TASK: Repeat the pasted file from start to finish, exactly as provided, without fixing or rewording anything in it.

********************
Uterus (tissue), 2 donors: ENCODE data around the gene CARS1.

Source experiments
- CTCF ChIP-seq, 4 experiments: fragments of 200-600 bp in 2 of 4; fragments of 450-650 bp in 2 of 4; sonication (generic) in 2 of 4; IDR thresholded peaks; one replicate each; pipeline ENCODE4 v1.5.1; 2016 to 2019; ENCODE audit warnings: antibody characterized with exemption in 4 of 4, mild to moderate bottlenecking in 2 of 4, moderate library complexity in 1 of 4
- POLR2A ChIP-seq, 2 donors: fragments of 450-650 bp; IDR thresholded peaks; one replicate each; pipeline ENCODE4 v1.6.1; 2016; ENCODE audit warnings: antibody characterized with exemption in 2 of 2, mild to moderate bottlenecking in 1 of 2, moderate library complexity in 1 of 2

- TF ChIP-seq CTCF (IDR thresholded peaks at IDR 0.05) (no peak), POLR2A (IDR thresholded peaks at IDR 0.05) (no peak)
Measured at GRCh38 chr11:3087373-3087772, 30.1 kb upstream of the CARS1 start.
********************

Uterus (tissue), 2 donors: ENCODE data around the gene CARS1.

Source experiments
- CTCF ChIP-seq, 4 experiments: fragments of 200-600 bp in 2 of 4; fragments of 450-650 bp in 2 of 4; sonication (generic) in 2 of 4; IDR thresholded peaks; one replicate each; pipeline ENCODE4 v1.5.1; 2016 to 2019; ENCODE audit warnings: antibody characterized with exemption in 4 of 4, mild to moderate bottlenecking in 2 of 4, moderate library complexity in 1 of 4
- POLR2A ChIP-seq, 2 donors: fragments of 450-650 bp; IDR thresholded peaks; one replicate each; pipeline ENCODE4 v1.6.1; 2016; ENCODE audit warnings: antibody characterized with exemption in 2 of 2, mild to moderate bottlenecking in 1 of 2, moderate library complexity in 1 of 2

- TF ChIP-seq CTCF (IDR thresholded peaks at IDR 0.05) (no peak), POLR2A (IDR thresholded peaks at IDR 0.05) (no peak)
Measured at GRCh38 chr11:3087373-3087772, 30.1 kb upstream of the CARS1 start.